History and belief coalitions in conservation conflict. A case study of conservation and management of wolves and wild boar in the Western Carpathians.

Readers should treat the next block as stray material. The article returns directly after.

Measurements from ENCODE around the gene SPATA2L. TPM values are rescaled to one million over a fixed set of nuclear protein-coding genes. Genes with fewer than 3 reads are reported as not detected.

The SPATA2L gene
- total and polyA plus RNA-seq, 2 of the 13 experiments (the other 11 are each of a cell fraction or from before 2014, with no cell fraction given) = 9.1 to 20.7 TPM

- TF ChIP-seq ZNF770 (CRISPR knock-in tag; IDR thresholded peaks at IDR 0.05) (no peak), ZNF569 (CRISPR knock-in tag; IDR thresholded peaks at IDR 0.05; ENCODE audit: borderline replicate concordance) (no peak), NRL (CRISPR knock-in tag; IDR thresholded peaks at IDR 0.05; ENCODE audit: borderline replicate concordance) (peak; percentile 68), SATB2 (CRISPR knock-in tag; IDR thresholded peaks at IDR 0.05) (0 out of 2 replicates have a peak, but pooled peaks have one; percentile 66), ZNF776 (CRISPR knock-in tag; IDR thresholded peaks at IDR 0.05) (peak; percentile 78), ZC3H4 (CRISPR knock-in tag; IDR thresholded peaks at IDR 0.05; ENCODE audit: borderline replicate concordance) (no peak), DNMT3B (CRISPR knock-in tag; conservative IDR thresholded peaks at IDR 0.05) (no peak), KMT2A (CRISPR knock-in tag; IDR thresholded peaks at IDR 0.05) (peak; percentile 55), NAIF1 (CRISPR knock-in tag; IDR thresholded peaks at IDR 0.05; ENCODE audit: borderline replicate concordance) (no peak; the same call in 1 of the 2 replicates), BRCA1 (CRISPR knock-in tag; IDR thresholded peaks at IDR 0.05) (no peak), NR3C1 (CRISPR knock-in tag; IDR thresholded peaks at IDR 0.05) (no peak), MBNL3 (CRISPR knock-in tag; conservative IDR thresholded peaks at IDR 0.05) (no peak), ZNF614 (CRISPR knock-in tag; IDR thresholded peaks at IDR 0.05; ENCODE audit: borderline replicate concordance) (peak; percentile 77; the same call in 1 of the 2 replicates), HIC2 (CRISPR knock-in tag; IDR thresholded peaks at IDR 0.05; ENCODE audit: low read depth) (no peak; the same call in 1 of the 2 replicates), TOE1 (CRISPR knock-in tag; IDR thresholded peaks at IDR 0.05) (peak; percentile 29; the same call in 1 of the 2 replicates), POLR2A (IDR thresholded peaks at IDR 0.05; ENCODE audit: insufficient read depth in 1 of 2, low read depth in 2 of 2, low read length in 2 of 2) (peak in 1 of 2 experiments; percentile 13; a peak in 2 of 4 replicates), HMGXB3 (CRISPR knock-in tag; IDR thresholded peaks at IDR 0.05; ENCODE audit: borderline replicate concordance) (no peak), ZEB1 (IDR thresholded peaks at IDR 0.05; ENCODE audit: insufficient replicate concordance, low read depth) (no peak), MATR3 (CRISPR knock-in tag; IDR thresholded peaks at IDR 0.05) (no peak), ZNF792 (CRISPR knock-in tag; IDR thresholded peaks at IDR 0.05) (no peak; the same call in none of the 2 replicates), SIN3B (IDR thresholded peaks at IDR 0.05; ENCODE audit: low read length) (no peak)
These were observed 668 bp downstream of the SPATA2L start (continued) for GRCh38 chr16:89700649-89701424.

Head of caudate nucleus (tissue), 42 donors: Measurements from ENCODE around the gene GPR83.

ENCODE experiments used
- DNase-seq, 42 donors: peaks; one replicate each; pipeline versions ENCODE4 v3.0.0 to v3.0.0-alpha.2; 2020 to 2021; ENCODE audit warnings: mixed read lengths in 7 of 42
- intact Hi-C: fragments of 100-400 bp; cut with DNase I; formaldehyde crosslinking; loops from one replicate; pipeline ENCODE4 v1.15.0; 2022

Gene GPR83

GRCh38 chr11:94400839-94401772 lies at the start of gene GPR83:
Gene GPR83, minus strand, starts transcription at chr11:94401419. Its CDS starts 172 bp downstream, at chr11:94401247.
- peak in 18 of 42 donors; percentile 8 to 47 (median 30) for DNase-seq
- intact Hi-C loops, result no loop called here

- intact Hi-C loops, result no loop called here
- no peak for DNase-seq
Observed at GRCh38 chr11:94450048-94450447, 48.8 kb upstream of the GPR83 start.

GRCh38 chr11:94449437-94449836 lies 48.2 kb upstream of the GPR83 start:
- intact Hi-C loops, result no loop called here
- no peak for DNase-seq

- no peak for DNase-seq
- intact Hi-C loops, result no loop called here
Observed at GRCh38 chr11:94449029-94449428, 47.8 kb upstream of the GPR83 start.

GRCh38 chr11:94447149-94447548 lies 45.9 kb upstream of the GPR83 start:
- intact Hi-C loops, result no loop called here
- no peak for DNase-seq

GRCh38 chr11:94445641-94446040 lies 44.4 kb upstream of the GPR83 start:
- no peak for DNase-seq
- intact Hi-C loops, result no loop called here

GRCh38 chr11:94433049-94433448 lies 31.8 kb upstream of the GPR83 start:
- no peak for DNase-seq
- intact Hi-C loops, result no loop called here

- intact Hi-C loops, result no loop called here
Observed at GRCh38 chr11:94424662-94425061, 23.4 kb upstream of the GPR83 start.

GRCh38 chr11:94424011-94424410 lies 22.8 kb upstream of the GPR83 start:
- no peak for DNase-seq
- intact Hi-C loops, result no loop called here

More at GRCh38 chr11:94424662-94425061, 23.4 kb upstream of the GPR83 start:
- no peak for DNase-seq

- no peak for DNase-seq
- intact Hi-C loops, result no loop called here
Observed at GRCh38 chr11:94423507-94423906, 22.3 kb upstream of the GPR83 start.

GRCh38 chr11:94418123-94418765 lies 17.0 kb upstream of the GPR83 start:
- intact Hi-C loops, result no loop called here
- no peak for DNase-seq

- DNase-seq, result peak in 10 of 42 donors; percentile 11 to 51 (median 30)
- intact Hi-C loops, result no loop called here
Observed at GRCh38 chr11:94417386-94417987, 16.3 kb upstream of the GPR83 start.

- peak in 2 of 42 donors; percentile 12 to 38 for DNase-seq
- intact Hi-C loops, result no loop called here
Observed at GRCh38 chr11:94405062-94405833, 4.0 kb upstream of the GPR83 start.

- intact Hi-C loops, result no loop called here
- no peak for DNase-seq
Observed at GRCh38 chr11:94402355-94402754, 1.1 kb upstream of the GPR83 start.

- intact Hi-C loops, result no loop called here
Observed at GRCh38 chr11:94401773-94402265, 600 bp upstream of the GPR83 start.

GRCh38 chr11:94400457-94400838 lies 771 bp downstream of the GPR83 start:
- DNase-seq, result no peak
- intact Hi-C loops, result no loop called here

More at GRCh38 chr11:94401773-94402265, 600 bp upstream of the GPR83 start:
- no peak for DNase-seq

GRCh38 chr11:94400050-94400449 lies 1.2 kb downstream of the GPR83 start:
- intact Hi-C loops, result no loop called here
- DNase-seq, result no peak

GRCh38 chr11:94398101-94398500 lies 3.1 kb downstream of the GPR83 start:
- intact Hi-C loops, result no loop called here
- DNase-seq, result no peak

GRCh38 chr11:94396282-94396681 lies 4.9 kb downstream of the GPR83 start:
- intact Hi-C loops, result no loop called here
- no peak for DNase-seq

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Human-wildlife conflict (HWC) is a key issue facing wildlife conservation. The Western Carpathians are the site of increasing human-wildlife conflicts as the human population grows, more land is developed, and wolves make a comeback in Europe. The negative interactions of HWC result in costs for humans, their resources, wildlife, and habitats. Research indicates HWC is often driven by underlying human-human conflicts, known as conservation conflicts. In the Western Carpathians, groups of stakeholders clash over the level of protection of the wolf, and the appropriate management of the wild boar population. Conservation research however pays little attention to social factors driving conservation conflict, or factors that promote cooperation in conservation. This research begins to fill this gap by exploring how local historical developments in the Western Carpathians influence stakeholder cooperation in the conservation and management of wolves and wild boar. The research tests the hypothesis that historical developments inform the development of individual’s beliefs which in turn form the glue that binds together coalitions of cooperating stakeholders in wildlife conservation and management. To test this, data on stakeholder cooperation, beliefs, and narratives regarding historical developments were collected through in-person interviews with 21 conservation and management stakeholders. Network analysis was applied to the cooperation data, and qualitative content analysis was applied to beliefs and narratives. As predicted by the advocacy coalition framework (ACF), policy core beliefs regarding problem framings and preferred solutions to HWC were the glue that held coalitions together. Stakeholders’ historical narratives were more frequently shared between coalitions than within them, that is, they bridged separate coalitions. No evidence of a causative relationship between narratives and beliefs was found. The research demonstrates the relevance of investigating the social factors underlying conservation conflicts and HWC. The advocacy coalition framework is particularly applicable to the context of conservation conflicts by highlighting commonalities in coalitions’ understandings of problems and solutions. With the addition of network analysis, this multi- disciplinary approach was particularly suitable for 1) relating individual level perspectives to group-level dynamics; and 2) identifying bridging stakeholders, beliefs, and narratives, which can be utilised by stakeholders or future research to initiate discussion, trust, and new cooperation and promote coexistence with wolves and boar.